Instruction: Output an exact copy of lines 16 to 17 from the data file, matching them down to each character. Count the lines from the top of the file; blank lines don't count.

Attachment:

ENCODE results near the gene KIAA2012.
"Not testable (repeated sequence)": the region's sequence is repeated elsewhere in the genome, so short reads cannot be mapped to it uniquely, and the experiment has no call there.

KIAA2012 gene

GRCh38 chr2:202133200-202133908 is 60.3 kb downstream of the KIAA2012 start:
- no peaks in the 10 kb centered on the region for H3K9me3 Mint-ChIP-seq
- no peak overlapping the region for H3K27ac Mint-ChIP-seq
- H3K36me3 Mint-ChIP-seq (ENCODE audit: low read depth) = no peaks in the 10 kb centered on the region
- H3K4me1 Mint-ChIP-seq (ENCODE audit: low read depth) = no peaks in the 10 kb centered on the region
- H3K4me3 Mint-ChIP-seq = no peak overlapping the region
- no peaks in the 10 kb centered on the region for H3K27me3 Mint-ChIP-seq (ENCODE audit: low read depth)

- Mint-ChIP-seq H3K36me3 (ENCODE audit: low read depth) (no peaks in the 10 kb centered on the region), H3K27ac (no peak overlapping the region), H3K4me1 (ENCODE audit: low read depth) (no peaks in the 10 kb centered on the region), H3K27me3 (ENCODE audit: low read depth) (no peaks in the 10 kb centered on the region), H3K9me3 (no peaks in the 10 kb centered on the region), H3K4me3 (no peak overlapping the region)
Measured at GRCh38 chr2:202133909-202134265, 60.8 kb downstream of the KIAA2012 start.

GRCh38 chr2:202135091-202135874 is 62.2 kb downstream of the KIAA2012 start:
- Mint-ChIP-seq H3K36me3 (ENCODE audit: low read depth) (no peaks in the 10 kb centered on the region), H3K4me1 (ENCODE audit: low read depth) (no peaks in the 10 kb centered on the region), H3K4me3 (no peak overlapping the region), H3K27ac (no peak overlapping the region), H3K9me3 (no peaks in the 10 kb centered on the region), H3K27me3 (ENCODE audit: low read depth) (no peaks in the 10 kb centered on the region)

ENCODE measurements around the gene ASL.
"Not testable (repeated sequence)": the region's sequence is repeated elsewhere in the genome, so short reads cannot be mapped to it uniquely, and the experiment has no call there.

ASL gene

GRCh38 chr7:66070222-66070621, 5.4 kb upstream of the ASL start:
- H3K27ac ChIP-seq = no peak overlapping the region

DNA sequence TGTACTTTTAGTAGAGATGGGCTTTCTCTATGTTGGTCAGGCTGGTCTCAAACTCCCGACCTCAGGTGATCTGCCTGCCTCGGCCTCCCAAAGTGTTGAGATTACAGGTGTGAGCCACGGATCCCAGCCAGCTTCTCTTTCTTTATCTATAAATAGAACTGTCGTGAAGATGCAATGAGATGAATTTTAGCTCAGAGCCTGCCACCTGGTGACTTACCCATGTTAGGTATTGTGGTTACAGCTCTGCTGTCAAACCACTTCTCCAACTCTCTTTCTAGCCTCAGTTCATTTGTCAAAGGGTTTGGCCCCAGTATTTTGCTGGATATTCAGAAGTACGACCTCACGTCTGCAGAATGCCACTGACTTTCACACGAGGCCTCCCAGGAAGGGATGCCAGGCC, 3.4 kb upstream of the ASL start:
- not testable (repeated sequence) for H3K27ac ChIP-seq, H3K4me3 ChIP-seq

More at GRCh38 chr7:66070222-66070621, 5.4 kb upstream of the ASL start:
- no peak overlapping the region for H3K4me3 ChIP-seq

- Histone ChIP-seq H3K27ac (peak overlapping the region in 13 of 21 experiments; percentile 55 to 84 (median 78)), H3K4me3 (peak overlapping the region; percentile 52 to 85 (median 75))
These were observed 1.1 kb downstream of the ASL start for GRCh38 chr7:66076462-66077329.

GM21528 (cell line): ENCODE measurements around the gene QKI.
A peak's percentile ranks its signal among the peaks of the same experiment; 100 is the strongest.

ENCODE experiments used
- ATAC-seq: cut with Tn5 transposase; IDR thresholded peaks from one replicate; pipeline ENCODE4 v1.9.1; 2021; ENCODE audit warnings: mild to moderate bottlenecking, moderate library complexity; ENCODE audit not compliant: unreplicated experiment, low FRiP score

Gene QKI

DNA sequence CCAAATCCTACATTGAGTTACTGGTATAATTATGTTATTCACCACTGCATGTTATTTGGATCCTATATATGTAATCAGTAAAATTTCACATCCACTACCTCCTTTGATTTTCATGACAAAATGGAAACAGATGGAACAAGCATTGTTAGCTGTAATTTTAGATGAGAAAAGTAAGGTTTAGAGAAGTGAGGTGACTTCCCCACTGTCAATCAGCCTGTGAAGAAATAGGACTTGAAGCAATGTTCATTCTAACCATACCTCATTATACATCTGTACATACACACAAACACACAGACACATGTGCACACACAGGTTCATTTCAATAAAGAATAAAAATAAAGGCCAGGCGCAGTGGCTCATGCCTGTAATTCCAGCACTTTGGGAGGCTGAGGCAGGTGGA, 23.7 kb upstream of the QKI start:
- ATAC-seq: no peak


"Not testable (repeated sequence)": the region's sequence is repeated elsewhere in the genome, so short reads cannot be mapped to it uniquely, and the experiment has no call there.

ASL gene